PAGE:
Covid-19: Hong Kong man sentenced to 7.5 months for exposing others to infection risks

A Hong Kong man has been sentenced to 7.5 months behind bars, after he was found guilty of exposing other people to the risk of contracting Covid-19 by visiting restaurants and other public premises while he was infected.

West Kowloon Law Courts Building. Photo: Candice Chau/HKFP.

Magistrate Li Chi-ho on Thursday jailed Paul Lui Po-lam for seven months and 15 days, after he was convicted of nine counts of exposing other people to the risk of infection in February last year, local media reported.

Lui was said to have been to restaurants and supermarkets in Sham Shui Po and Mong Kok and to have taken the MTR six times between February 24 and 28, 2022, despite knowing that he had been infected with Covid-19. Eateries he visited included Maxim’s MX and Yoshinoya.

It was revealed during Lui’s trial in January that police found the defendant shared a post in a Facebook group entitled “Hong Kong Yellow Economic Circle” on February 24. In the post, Lui mentioned that he had a sore throat and that he would visit more “blue shops.”

The colours yellow and blue have been widely used to identify opposing political factions in Hong Kong, particularly in the wake of the 2019 extradition bill protests. Yellow was associated with pro-democracy movements, while blue was affiliated with supporters of the government and the police.

In late February 2022, Hong Kong was gripped by the fifth and worst wave of Covid-19, with tens of thousands of daily confirmed cases involving the highly contagious Omicron variant. The number of daily infections and the death toll soared in March and the city’s Covid-19 death rate was at one stage the highest in the developed world.

Covid-19 rapid antigen test cassettes. File photo: Pexels.

Covid-19 patients in Hong Kong had been subject to hospitalisation or mandatory isolation at home or government quarantine facilities after they tested positive. The government stopped imposing compulsory quarantine on January 30 this year, citing a “sturdy” level of hybrid immunity in society and lower risk to public health from the virus.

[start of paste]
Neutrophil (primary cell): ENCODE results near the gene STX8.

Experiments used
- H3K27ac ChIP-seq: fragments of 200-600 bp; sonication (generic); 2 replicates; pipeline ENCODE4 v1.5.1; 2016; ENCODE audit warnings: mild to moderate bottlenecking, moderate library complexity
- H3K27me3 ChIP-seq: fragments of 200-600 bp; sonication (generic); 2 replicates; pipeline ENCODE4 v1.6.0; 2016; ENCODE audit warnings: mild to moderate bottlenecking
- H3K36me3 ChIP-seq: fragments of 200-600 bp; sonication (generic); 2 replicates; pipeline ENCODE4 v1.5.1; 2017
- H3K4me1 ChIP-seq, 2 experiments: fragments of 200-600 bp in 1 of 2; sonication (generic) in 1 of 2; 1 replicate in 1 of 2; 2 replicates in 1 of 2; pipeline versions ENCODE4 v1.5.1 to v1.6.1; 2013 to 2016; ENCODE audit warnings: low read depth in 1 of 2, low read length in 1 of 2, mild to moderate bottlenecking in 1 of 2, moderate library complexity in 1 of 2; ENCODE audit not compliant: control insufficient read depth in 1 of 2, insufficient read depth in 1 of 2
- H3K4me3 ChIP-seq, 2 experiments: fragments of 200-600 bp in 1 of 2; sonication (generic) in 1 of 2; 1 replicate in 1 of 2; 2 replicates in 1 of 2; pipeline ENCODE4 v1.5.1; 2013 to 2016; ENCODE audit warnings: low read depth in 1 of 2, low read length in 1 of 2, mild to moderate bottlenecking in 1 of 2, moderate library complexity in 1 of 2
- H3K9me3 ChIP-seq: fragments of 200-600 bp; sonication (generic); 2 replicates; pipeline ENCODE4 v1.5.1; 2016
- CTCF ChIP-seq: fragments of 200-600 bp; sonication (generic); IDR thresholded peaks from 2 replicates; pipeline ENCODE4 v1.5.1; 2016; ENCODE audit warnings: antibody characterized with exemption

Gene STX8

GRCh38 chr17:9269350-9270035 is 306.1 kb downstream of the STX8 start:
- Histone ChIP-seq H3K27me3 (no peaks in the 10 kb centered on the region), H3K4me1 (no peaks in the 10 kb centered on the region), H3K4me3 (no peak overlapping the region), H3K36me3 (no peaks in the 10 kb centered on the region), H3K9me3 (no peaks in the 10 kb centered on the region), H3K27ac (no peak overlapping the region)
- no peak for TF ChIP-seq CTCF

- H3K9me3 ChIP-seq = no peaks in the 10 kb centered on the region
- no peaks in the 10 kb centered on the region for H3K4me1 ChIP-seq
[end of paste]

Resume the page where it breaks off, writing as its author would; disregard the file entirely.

According to local media, Lui, who had no legal representative, had denied 12 charges under the Prevention and Control of Disease Regulation. He argued that he had not received a nucleic acid test result or an isolation order from the government, adding the authorities did not recognise results from rapid antigen tests at the time.

In handing down Lui’s sentence, the magistrate dismissed the defendant’s arguments as “excuses,” saying he knew he was infected because he tested positive on a rapid test between February 24 and 26 and had shown symptoms.

Li also rejected Lui’s plea for a non-custodial penalty, local media reports said.

The defendent was “selfish,” Li remarked, ssaying the offences took place during the fifth wave and his actions could have caused the government’s anti-epidemic efforts to be in vain.

But the court acquitted Lui of three of the 12 charges, after the defendant said he was not sure if the rapid test result on February 27 was positive or negative. The court ruled the test result concerned would be considered negative to give the defendant the benefit of the doubt.

Local media reported that Lui is currently serving jail time for a separate case. The court ordered six months of the prison sentence handed down on Thursday to be served consecutively, meaning Lui would serve an additional six months on top of his existing term.

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